At the King's Table
Jesus reclined at the table
Jesus had a fervent desire to share this meal
The Cup of Oneness
At this time I want ask all of you to get your communion cup
The bread as the “body of Christ”
The Body of Christ in the Lord’s Supper. At the last supper (Mt 26:26–29; Mk 14:22–25; Lk 22:15–20; 1 Cor 11:23–26), which accompanied the Passover supper, Jesus held up a loaf of bread and said, “This is my body”; then he picked up a cup of wine and said, “This is my blood of the covenant” (Mt 26:28). Jesus meant that the bread symbolized his body, which would be broken when he was beaten at his trial and pierced at his crucifixion (Lk 23:33; Jn 19:1, 2). The apostle Paul said that “Christ, our paschal lamb, has been sacrificed” (1 Cor 5:7), meaning that the Passover lamb in the OT was an object lesson pointing to “the Lamb of God, who takes away the sin of the world!” (Jn 1:29).
For Christians, the body of Christ is viewed symbolically as a broken body (Mt 8:17; 1 Pt 2:24; cf. Is 53:4, 5) in the breaking of the bread at the Lord’s Supper. The cup is a sign of his blood poured out, viewed as the central factor in God’s covenant of grace with his people. Jesus referred to “the new covenant in my blood” (Lk 22:20). The whole ceremony of the Lord’s Supper was also to be a memorial (1 Cor 11:25, 26). In the ceremony believers are reminded that Christ died for sinners, that is, for the forgiveness of their sins (Mt 26:28). They are also reminded that they are participating in the body of Christ in that they are united with him (Rom 6:1–11; 1 Cor 10:16; Gal 2:20; Phil 3:10).
The Body of Christ Viewed as the People of God. The phrase “body of Christ” is also used as a metaphor for the whole church, a unity of believers connected with and dependent V 1, p 372 p 372 on Christ. God’s people are thus said to be members of Christ’s “mystical body” (1 Cor 12:27), in fellowship with Christ and spiritually nourished by him (Eph 5:25b, 29). A number of other metaphors are also used for the whole people of God, such as the vine (Ps 80:8), temple of God (1 Cor 3:16, 17), building (1 Pt 2:5), chosen people (v 9), and family of God (Eph 3:15). Such metaphors amplify the interrelatedness, communion, and dependence of the “body of Christ” upon the living God.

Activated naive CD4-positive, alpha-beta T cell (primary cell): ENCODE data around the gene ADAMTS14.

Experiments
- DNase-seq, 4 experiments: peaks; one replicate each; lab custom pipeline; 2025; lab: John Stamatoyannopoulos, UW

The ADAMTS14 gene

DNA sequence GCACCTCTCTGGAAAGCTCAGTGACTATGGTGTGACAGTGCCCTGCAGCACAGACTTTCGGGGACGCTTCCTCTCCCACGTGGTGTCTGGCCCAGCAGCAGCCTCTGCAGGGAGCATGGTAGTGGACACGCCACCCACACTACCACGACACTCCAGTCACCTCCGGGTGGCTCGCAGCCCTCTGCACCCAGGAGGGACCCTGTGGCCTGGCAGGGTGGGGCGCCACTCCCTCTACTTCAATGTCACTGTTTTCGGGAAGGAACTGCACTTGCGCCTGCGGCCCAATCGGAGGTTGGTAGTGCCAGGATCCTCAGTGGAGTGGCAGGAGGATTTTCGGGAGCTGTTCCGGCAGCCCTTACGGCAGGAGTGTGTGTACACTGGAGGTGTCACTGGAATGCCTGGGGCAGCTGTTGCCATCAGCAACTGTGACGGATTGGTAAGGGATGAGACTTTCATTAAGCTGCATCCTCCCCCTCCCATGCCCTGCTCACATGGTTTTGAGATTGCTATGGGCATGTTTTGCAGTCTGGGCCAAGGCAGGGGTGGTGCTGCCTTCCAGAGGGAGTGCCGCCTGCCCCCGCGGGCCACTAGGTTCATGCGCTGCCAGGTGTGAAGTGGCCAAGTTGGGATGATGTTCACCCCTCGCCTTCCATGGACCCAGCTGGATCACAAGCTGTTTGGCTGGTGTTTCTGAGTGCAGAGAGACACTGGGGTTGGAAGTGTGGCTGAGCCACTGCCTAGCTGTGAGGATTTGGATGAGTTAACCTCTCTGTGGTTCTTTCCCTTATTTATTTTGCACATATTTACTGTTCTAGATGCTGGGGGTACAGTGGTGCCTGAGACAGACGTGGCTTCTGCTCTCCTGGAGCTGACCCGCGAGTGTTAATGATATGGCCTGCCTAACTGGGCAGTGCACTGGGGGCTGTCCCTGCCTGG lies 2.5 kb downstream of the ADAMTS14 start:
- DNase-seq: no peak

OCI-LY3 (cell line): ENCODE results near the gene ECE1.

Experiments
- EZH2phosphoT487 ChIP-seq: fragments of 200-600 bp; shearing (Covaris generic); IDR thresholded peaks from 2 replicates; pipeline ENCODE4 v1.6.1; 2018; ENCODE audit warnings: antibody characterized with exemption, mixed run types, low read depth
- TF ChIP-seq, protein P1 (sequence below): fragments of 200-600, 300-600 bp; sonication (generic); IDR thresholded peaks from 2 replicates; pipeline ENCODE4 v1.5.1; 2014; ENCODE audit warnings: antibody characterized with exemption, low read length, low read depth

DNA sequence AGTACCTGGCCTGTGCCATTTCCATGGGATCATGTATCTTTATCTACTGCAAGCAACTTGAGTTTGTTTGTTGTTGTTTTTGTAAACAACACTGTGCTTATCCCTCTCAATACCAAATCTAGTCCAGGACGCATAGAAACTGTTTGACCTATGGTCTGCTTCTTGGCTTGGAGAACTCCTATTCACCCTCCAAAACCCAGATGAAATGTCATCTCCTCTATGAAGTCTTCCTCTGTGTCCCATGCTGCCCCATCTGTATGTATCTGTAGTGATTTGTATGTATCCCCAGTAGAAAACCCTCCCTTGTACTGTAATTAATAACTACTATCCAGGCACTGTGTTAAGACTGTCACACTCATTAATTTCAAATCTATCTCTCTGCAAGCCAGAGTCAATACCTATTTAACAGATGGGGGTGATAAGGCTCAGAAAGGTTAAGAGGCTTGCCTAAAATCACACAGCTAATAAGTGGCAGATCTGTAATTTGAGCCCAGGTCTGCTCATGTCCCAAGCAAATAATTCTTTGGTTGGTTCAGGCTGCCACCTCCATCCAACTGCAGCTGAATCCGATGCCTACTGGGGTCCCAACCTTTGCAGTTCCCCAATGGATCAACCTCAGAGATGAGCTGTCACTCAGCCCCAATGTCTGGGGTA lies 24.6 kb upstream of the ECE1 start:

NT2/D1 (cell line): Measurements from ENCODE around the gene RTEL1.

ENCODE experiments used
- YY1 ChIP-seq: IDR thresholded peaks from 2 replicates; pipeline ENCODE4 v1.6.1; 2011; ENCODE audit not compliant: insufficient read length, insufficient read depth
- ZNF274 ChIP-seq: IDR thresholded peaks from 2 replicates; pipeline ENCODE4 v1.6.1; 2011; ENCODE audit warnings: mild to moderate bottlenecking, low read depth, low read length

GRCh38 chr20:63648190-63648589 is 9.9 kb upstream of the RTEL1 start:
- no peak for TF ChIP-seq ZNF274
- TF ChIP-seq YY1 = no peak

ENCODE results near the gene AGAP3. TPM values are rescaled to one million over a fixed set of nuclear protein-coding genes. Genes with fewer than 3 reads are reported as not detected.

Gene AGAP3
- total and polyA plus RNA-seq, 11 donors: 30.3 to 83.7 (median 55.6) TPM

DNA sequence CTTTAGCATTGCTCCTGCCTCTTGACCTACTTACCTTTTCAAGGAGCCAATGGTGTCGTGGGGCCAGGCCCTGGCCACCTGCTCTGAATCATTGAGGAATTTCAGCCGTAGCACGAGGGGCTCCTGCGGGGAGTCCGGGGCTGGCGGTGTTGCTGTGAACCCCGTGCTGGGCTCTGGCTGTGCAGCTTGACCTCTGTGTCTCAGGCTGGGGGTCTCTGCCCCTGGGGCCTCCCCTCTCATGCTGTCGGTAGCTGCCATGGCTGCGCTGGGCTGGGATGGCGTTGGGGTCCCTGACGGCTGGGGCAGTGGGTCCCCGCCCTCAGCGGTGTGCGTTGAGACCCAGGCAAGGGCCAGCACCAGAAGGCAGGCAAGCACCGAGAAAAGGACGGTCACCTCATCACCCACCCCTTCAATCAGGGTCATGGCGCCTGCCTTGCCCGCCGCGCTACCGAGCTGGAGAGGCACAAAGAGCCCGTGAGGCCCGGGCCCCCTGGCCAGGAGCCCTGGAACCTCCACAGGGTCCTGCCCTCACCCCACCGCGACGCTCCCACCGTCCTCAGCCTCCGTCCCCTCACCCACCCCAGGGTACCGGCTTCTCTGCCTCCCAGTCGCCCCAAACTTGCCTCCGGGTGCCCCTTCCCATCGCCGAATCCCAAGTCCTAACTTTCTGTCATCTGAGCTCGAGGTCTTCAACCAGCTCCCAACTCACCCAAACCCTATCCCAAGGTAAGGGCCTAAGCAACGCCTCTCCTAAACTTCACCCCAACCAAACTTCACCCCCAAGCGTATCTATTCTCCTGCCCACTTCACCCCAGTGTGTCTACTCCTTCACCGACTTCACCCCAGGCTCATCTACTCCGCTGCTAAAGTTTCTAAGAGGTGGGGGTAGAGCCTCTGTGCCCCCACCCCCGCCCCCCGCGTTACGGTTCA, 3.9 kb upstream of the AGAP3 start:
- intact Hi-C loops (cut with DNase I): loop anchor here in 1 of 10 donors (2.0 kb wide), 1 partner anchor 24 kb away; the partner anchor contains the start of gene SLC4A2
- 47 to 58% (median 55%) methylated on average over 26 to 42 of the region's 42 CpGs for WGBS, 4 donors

The term “body of Christ” was often used by Paul to remind a local church that it was a vital part of the larger body. Paul said to the church at Rome, “For as in one body we have many members, and all the members do not have the same function, so we, though many, are one body in Christ, and individually members one of another” (Rom 12:4, 5). Paul taught the Corinthian Christians that they, individually and collectively, were part of the body of Christ (1 Cor 12:27). They and Paul were all baptized by one Spirit into that one body (v 13; Eph 5:30).
In the NT the term “body of Christ” is used to mean both the universal church and each local group of believers. In both senses the church is said to be the spiritual body in which believing Jews and Gentiles are united (Eph 2:14–16; 3:6; 4:4). It is the body that Christ redeemed (Eph 5:23b), over which he presides (Col 1:18) and sovereignly rules (Eph 1:22, 23) and for which he supplies strength and unity (4:15, 16; Col 2:19).
Christian believers are said to be “baptized into one body—Jews or Greeks, slaves or free—and all were made to drink of one Spirit” (1 Cor 12:13). Scripture also describes this baptism as being divinely “born anew” by the Spirit of God (Jn 3:3–5), and becoming “new creations in Christ” (2 Cor 5:17) through a spiritual “washing of regeneration” of sins and renewal (Ti 3:5, 6). The believers who make up the one body of Christ are said to share together in partaking of Christ the one loaf, the one who is the bread of life (Jn 6:35), set forth symbolically in the Lord’s Supper (1 Cor 10:16, 17).
Each member of the body of Christ has been given spiritual gifts with which to serve Christ in the body (Rom 12:6; 1 Cor 12:11). Such gifts are enumerated several times in Scripture, and range from apostleship and pastoring to encouraging and showing mercy (Rom 12:7, 8; Eph 4:11). The ministry of serving is to be shared by all Christians, for example, through giving to the physical needs of others (Acts 11:29, 30; 1 Cor 16:1–4; 2 Cor 8:1–5) and praying for one another (Eph 1:15–23; 3:14–19; 6:18–20). No one should look down on others or on their gifts, since God has chosen each one to function in his or her place in the body (1 Cor 12:14–26). The gifts are given “to equip the saints for the work of ministry, for building up the body of Christ, until we all attain to the unity of the faith and of the knowledge of the Son of God, to mature manhood, to the measure of the stature of the fulness of Christ” (Eph 4:12, 13). The goal is “to grow up in every way into him who is the head, into Christ” (vv 15, 16).